Do You Want to See Your Original Design in Beadwork Magazine?
|My Victorian Infinity Necklace was the first original beading project I ever had published in Beadwork magazine!|
Did you know that Beadwork magazine is celebrating fifteen years of fabulous beading and beaded jewelry designs? I can hardly believe it! Beadwork magazine was the first beading magazine that I picked up off a newsstand in Galveston, Texas back when I first started getting serious about beads back in 1998. Since then, I've eagerly awaited the arrival of each issue on my mailbox and I look forward to seeing all of the innovative and breathtaking beaded jewelry designs in every issue.
I took my own leap into submitting my original beading designs to Beadwork magazine in 2004 when I submitted my Victorian Infinity Necklace for consideration. At the urging of my mother, who had been submitting her own projects to Piecework magazine for many years, I sent off a fat envelope with the instructions to my very first-ever original beadwork design. When it was accepted for publication, well, my husband had to scrape me off the ceiling!
|Melinda Barta is the Editor of Beadwork magazine|
Have you thought about submitting your own gorgeous beading projects to Beadwork magazine? I asked Beadwork Editor Melinda Barta for her best tips for getting your beading projects accepted for publication:
1. Innovate! We see a lot of beaded jewelry. And while much of it is beautiful, the things that get published go above and beyond the ordinary. We like to see interesting uses of stitches and materials and inspiring choices of colors and beads. This doesn't mean, however, that we only accept difficult or fancy projects; in fact, we endeavor to provide our readers with projects that range from easy to challenging, simple to bold.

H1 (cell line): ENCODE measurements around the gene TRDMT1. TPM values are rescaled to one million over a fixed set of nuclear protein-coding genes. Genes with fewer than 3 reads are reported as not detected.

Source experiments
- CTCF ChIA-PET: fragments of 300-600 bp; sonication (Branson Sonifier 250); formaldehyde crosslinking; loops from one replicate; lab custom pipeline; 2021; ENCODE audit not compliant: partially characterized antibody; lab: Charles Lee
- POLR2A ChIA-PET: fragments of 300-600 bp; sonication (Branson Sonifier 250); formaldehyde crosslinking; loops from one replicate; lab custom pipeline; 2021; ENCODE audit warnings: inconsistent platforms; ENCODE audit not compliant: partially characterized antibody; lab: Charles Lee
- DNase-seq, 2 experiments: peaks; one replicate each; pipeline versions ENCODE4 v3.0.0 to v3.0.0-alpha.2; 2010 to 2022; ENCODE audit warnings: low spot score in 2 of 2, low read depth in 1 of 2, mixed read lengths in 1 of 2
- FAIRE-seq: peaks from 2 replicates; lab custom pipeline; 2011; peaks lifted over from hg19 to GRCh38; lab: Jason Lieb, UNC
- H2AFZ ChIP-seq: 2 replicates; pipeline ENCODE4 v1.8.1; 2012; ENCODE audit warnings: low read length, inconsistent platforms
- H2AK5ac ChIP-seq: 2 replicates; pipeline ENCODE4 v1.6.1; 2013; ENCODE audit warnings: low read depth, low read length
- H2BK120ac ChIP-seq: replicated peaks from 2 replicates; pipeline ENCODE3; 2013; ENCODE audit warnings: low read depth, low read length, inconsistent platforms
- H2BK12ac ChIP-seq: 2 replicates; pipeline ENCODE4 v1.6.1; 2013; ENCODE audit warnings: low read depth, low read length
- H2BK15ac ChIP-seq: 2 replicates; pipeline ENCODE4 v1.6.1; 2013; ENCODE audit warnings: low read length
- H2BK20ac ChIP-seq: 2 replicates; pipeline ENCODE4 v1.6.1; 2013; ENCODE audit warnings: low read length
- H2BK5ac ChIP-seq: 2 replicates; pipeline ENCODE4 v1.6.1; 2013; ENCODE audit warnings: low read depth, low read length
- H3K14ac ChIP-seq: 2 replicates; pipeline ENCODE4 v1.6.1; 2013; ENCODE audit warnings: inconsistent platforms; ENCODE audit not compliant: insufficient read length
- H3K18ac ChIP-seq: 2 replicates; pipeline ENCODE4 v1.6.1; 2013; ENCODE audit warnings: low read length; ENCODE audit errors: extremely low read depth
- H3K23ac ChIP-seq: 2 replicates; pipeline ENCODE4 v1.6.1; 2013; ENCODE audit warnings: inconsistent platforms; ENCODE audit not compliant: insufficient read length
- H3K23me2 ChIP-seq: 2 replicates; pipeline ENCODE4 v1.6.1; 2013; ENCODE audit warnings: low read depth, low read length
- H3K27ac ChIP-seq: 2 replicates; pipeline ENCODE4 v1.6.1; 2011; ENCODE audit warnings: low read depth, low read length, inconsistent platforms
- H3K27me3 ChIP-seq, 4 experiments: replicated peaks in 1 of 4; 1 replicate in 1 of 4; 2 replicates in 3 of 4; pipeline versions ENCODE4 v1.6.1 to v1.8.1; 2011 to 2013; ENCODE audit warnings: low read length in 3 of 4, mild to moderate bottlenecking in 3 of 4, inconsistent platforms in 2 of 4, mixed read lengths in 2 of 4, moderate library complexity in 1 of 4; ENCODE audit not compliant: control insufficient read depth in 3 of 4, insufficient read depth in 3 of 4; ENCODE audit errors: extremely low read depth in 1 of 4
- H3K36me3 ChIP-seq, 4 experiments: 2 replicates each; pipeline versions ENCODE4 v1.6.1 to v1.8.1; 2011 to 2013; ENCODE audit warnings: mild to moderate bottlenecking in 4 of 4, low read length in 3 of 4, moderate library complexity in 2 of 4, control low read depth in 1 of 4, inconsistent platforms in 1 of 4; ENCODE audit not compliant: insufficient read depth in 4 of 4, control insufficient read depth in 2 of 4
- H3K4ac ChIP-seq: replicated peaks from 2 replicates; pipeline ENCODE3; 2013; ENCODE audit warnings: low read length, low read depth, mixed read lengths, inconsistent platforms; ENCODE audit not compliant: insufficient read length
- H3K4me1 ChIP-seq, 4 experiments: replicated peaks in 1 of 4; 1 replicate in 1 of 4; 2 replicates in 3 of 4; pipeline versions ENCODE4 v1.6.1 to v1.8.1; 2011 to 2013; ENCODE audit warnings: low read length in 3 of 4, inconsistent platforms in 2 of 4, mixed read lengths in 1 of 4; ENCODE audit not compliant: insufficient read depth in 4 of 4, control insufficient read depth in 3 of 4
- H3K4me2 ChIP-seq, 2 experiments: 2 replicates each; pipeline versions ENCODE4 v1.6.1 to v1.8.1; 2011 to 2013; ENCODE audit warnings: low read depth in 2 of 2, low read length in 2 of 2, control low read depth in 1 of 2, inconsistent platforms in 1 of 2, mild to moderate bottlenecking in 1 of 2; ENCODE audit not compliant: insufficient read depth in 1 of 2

2. Craftsmanship is key. The projects that get selected for Beadwork magazine are seen and made by thousands of people. They are used to teach other beaders the craft of beadweaving. For these reasons, it's imperative that the projects are constructed in a professional manner. We decline projects that expose too much thread, have tension that is off, or show potential to break.
3. Good photos make all the difference. While we don't always accept projects without seeing them in person, we often start by asking potential contributors to send in photos of their work for us to consider. To make sure your photography does credit to your jewelry, here are some tips: shoot your jewelry on a white background, shoot your whole piece of jewelry (not just a detail), make sure the photo is crisp and clear (not fuzzy), save the photo as a JPG or TIF file (formats we can open), and send any variations of the project you've made (we may prefer one colorway over another). Send photos to firstname.lastname@example.org.
4. Give us the scoop. Remember, all work submitted to us must be original. Even if you only based your design on something you learned in a class or from a book or magazine, let us know up front so we can credit the original designer. In addition to giving credit where credit is due, we ask that potential contributors send us other important background information about their jewelry, such as what the jewelry is (in case it's not obvious it's a necklace or bracelet), what stitch it was done in, and what materials were used. In other words, tell us a little bit about why you think the piece deserves to be published.
5. Stick to jewelry. Over the years we've seen some amazing beaded purses, ornaments, and cell-phone fobs. But surveys have told us over and over again that our readers are most interested in seeing conventional jewelry in Beadwork magazine. So, send us your necklace, bracelet, and earring designs for the best chance to be published!
Remember, if your designs aren't accepted for publication, it doesn't mean that they aren't great designs. Try not to take it personally – sometimes, a beautiful design is rejected because it just doesn't fit with the editorial calendar or there just isn't enough space to publish every design that the editors like. Keep designing, keep dreaming, and most importantly, keep on beading!
There are big things in store for the 15th anniversary of Beadwork magazine! You won't want to miss the beaded bead contest for 2012 and you definitely won't want to miss any of the gorgeous Designer of the Year projects. (I can't wait to see who they are!) If you haven't already, subscribe to Beadwork magazine and be a part of this amazing beading community! And if you prefer to have your magazines delivered digitally, you can get a digital subscription to Beadwork and have your issues delivered right to your desktop, laptop or tablet computer.
Do you have a tip for someone who wants to see their beading designs published in a magazine? Share your advice here on the blog! Better yet, share your success story about the first time your original beading design was published!